Voices from Russia

Monday, 26 February 2018

Russia Exports Record-Breaking 50 Million Tonnes of Grain

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It’s only right that the largest country in the world should also be the greatest agricultural giant. The best soil in the world is a Russian word… Чернозём (Chernozyom), “black earth”… Russia has the largest deposit in the world. Traditionally, the Central Black Earth Region is southwest of Moscow, including and especially Voronezh, Kursk, and Belgorod, as well as Lipetsk, Tambov, and Oryol Oblasts. This traditional region extends into the northeastern Ukraine, especially Chernigov Oblast. Hitler sent trainloads of the soil back to Germany, to compensate for their soil, which is poor by comparison to that in Russia… although not necessarily bad by itself. Although it’s illegal to sell agricultural land in that fashion today, it still happens in the Ukraine, as the post-Maidan régime rushes to sell its country and people, as Gogol described in Taras Bulba:

One sells his own out like selling soulless grain in a marketplace.

In Russia, they aren’t selling the land or the people, but they’re successfully exporting a bountiful harvest, after saving millions of tonnes for the motherland. RT quoted Putin:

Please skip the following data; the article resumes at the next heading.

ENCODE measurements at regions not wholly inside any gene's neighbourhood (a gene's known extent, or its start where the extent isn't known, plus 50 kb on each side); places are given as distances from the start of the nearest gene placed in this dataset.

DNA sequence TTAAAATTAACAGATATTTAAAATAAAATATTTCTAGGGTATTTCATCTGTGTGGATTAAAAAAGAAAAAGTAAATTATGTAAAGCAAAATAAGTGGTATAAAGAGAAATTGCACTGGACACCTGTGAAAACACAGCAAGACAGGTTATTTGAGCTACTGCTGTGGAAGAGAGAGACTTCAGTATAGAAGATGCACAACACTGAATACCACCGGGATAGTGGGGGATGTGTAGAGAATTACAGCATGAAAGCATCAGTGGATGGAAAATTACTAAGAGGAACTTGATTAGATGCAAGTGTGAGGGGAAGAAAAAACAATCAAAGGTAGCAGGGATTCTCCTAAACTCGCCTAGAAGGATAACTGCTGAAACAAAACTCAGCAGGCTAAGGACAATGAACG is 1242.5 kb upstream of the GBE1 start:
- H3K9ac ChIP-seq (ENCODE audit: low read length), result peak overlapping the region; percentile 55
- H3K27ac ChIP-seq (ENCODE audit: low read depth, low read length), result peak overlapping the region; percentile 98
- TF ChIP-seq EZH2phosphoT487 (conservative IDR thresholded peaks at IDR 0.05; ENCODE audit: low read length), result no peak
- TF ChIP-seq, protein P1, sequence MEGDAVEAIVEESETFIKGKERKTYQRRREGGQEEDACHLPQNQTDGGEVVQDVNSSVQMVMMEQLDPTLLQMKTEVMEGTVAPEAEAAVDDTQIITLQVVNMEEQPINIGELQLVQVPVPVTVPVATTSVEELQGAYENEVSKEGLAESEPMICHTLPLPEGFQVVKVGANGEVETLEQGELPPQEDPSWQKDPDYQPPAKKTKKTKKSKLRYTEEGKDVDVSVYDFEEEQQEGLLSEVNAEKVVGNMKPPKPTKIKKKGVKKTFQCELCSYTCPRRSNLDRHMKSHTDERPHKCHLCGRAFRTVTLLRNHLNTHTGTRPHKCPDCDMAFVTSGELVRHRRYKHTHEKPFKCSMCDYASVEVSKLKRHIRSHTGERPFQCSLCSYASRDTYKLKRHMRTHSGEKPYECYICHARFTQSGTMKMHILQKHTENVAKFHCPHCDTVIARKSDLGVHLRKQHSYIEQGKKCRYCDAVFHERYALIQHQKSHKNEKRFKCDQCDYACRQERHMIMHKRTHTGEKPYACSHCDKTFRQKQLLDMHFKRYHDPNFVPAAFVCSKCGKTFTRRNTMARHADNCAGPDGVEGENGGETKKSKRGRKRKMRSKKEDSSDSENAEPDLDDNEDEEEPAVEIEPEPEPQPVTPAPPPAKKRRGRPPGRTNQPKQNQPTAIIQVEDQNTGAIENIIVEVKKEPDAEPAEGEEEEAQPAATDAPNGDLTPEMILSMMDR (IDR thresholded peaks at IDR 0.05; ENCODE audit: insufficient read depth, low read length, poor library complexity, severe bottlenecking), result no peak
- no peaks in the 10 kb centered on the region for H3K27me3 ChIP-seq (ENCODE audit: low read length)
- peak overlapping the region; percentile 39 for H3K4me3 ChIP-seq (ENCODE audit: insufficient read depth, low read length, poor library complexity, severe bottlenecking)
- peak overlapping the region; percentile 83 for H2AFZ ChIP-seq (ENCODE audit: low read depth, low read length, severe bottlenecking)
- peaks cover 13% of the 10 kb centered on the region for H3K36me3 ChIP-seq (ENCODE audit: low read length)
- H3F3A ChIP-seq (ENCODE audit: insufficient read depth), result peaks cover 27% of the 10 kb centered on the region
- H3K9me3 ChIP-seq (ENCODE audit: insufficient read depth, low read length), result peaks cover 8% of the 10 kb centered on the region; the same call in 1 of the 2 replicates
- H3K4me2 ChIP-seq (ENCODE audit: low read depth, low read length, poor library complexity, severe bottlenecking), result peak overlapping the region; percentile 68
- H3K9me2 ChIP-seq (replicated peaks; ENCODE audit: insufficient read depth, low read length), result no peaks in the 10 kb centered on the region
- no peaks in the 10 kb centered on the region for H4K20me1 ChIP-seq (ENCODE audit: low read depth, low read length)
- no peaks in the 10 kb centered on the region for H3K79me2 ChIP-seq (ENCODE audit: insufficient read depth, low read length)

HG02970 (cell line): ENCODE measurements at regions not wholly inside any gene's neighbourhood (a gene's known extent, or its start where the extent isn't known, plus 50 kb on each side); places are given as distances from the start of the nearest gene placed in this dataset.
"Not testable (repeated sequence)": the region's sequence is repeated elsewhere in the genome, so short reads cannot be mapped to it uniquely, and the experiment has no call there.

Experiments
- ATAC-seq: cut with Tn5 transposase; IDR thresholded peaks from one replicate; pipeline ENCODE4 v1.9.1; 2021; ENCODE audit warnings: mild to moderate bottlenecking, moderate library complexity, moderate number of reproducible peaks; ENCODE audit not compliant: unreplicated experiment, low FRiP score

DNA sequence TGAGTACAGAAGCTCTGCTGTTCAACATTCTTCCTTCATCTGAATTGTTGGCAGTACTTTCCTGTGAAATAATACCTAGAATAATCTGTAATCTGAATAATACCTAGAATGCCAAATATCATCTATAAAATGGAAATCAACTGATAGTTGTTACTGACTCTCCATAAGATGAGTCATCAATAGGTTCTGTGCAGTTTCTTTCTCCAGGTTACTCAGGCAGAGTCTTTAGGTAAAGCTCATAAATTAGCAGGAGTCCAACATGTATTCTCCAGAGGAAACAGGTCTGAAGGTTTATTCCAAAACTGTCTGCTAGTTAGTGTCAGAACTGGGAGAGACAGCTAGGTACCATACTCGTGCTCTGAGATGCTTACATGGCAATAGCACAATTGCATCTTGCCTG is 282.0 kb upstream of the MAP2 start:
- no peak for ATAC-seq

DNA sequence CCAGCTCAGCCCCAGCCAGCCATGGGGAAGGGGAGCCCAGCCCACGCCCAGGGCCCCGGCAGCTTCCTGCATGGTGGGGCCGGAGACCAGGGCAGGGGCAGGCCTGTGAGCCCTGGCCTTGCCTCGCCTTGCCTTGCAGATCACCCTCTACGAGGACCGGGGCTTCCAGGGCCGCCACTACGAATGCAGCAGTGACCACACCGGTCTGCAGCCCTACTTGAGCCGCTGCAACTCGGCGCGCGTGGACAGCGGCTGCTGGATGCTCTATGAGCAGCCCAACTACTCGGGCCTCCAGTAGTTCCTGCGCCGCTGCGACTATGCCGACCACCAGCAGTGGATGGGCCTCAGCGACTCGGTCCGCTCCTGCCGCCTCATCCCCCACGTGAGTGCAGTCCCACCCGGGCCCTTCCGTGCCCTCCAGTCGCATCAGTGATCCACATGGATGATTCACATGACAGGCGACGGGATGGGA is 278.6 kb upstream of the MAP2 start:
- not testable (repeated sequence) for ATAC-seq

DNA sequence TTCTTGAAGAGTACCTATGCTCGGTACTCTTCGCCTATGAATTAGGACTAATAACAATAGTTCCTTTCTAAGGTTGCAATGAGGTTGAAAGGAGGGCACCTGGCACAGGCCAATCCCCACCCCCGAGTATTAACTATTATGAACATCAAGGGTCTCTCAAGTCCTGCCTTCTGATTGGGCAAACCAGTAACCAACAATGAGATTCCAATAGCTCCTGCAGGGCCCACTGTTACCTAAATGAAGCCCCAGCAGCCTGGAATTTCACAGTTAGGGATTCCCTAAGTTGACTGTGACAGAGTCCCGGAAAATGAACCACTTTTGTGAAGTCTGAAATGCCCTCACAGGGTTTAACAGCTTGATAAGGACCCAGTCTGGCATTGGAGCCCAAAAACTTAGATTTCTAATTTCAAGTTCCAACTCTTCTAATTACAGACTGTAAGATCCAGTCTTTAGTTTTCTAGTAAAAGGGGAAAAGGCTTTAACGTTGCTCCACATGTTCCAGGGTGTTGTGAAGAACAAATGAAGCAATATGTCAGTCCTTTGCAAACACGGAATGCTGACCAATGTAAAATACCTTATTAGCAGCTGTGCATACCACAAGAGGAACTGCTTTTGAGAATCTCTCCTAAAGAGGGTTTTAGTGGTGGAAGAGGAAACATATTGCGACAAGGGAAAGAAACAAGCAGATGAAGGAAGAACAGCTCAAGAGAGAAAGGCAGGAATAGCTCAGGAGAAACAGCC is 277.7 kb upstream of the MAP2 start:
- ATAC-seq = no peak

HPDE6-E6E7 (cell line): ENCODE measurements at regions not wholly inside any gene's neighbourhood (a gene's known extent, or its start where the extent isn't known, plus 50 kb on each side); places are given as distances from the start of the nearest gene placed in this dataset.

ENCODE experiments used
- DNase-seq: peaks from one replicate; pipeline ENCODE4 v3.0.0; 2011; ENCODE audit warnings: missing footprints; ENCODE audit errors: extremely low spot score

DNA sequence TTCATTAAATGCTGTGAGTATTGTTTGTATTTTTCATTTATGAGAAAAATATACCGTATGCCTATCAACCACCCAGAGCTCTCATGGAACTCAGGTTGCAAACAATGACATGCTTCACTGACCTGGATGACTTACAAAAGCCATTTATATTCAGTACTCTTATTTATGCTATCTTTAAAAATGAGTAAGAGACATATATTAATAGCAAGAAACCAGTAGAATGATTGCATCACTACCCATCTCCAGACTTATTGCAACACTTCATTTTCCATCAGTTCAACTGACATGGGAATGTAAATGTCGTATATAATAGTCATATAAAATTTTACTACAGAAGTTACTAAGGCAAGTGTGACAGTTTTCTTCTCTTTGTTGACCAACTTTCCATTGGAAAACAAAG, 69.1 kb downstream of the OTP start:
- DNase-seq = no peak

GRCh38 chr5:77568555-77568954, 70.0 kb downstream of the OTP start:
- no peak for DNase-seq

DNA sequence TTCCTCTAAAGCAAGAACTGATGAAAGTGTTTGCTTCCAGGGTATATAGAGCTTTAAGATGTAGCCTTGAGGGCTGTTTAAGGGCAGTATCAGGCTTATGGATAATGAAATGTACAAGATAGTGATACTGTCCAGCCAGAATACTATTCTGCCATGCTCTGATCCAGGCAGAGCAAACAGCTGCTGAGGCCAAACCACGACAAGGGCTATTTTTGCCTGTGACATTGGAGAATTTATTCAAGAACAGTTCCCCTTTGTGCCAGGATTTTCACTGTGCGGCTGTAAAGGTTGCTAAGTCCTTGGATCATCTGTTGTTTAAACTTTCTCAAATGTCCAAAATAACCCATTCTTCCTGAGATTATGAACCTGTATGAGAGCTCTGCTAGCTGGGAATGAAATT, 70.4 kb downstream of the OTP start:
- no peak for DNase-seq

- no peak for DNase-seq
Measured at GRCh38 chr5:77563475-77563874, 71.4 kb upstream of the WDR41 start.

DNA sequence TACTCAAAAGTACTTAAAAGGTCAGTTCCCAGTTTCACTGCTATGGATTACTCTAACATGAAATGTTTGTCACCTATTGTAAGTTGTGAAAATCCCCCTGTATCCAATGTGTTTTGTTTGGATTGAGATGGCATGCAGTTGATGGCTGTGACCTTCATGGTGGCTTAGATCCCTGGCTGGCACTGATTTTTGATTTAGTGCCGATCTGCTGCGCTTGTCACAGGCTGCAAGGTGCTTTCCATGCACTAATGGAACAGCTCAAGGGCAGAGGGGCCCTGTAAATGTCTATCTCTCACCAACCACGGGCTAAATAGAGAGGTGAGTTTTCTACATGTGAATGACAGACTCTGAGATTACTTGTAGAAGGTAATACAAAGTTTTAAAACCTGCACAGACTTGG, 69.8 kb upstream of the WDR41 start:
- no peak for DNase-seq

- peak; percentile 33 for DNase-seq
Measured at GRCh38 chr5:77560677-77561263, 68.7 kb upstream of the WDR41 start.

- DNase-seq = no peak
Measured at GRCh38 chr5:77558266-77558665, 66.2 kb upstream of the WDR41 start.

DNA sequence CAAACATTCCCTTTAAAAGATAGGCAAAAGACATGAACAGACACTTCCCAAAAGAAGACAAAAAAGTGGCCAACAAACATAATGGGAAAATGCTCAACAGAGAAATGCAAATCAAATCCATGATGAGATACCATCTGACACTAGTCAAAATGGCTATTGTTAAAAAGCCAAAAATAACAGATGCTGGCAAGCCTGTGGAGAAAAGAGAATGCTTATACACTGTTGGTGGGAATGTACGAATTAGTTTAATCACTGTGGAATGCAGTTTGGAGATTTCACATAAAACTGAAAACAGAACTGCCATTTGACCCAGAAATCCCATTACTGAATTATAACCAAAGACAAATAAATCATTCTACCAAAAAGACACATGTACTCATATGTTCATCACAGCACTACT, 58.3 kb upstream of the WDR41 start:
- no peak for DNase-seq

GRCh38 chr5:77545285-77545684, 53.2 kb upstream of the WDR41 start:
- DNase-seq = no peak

It’s a record grain crop. Minister of Agriculture Tkachyov said it’d be 130.5 million tonnes, probably more. In general, it’s the largest harvest in Russian history

That really pokes a hole in the idea that sanctions are weakening Russia. The Russian people will endure, and grow ever stronger. Agriculture has always been a symbol of Russian growth and endurance. RT reported:

The growing production of grain in Russia boosts exports, which are close to a record 50 million tonnes this year according to Andrei Sizov, director of the SovEcon analytical centre. He said that Russia exported 48 million tonnes between July 2017 and the end of January 2018. Last year, Russia ceded its status as leading wheat exporter to the USA. The Agriculture Ministry expects to regain this status by the end of this agricultural year (July 2017 – June 2018). It forecasts grain exports to be 45 million tonnes against 35.5 million tonnes in the previous year. Overall, agricultural production in Russia should grow three percent this year, from last year’s 120.7 million tonnes. That’d be the best-ever harvest for Russia, even counting the Soviet era.